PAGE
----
Sindh gets into gender equality
Karachi: A meeting of the newly-established provincial committee on the Convention on Elimination of All Forms of Discrimination Against Women (CEDAW) on Wednesday decided to appoint focal figures in health, local government, education and information departments to protect women’s rights.
The secretary of local government was also instructed to collect data on gender issues from the district coordination officers.
Chief Secretary of Sindh Fazal-ur-Rehman, who presided over the meeting, asked all the departments to evolve a strategy for protecting women’s rights with specific reference to the provincial CEDAW committee’s line of action.
The issues of women prisoners and the difficulties being faced by women in getting national identity cards also came under deliberation, according to official sources.
The Sindh government had established a provincial CEDAW committee on May 14, 2010, for collection of updated data and implementation of the CEDAW, an international convention which was signed by the government of Pakistan.
The committee would meet once in three months or earlier if required.
The formation of the Sindh CEDAW committee was part of a national action plan chalked out for implementing the convention in Pakistan by the year 2013, according to the sources.
The federal government had formed a committee at the national level that had proposed an action plan in which different strategies were proposed for legislation, ensuring implementation, capacity building of public officials, strengthening ministries of women development, provision of services like shelters for violence victims and elimination of the “informal dispute resolution forums” like a jirga, etc.
The action plan’s report had pointed out lack of access to justice, the feudal system, some corrupt law-enforcement personnel, poverty and illiteracy as some of the factors leading to the need for holding a jirga.
The CEDAW committee’s report had suggested several steps to curb the tradition of a jirga which included sensitizing the people on the gender-insensitive nature of a jirga, the need for making justice accessible to and affordable for all, reviewing the nature of the cases dealt with by a jirga, revisiting the concept and practices of Musalahat-e-Anjuman and ensuring the implementation of the Sindh High Court judgment for eliminating the informal dispute-resolution forums.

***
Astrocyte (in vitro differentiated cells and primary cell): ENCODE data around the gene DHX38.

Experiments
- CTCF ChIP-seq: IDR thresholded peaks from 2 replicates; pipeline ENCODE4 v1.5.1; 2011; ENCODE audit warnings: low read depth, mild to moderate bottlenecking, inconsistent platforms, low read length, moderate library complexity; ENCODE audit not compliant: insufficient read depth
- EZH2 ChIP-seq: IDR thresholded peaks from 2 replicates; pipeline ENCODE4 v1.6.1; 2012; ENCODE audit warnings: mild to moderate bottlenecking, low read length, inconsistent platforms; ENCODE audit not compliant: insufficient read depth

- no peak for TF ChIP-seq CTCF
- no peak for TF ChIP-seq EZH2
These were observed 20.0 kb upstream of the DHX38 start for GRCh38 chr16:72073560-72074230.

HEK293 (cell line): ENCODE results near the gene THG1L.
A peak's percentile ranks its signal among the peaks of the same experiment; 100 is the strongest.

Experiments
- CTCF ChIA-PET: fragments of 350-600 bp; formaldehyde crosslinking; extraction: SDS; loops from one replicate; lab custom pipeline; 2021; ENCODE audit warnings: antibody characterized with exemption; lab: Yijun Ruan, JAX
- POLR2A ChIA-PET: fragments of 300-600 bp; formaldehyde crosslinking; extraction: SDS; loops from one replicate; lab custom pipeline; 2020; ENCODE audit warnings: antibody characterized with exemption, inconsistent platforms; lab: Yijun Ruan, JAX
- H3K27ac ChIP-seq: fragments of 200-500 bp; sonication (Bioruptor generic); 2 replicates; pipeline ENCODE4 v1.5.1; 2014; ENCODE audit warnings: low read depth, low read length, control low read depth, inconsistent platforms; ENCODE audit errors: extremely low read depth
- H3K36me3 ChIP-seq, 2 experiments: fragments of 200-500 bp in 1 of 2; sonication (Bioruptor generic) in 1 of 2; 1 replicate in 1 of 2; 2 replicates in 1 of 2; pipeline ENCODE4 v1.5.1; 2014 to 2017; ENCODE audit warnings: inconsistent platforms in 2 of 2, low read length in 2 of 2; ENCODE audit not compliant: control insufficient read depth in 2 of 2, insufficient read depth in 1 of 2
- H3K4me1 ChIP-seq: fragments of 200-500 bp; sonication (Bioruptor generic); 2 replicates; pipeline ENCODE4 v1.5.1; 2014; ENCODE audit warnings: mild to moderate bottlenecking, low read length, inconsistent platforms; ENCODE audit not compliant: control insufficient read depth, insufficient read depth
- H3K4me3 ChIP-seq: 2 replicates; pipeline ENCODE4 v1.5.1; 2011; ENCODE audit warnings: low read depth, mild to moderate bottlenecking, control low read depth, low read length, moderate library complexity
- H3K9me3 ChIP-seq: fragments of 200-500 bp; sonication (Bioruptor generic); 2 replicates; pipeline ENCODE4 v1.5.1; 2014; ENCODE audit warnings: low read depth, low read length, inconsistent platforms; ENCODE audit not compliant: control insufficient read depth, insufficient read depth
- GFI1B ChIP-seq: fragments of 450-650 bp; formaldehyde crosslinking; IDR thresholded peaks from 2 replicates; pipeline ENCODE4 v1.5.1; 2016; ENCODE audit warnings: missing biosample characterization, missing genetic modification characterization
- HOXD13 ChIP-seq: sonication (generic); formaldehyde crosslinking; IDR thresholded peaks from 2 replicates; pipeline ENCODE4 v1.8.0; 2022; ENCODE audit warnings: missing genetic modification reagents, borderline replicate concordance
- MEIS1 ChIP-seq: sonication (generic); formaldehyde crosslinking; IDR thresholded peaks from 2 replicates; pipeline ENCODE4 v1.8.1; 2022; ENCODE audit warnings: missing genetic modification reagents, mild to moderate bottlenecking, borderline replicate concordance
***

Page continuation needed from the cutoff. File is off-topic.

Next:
The report had also suggested sensitizing the religious scholars, the teachers, the lawyers and the government functionaries on the issues of gender discrimination and to minimize the influence of extremism and fundamentalism which prevented women from getting their rights.
It had also recommended to the government to introduce a gender-sensitive curriculum in schools and madrassas to counter the influence of extremism in society.
The CEDAW’s report stated that a limited political will, lack of awareness of the impact of this declaration on the status of women and on the implementation of the Convention in general, lack of understanding of the nature and scope of CEDAW, misconception about CEDAW as a tool of Western culture were the main hurdles in the way of implementing the convention in Pakistan.
In order to remove these hurdles, the report had suggested for lobbying the parliamentarians, holding discussion on CEDAW and the impact of reservations and declarations with relevant ministries, using examples of other Muslim countries like Morocco which had adopted CEDAW and creating an understanding about the importance of a broad definition of “discrimination” in line with Article 1 of CEDAW.
The said Article stated that “discrimination against women” shall mean any distinction, exclusion or restriction made on the basis of gender, which had the effect or purpose of impairing or nullifying the recognition, enjoyment or exercise by women, irrespective of their marital status, on a basis of equality of men and women, of human rights and fundamental freedoms in the political, economic, social, cultural and any other field.
Source: The News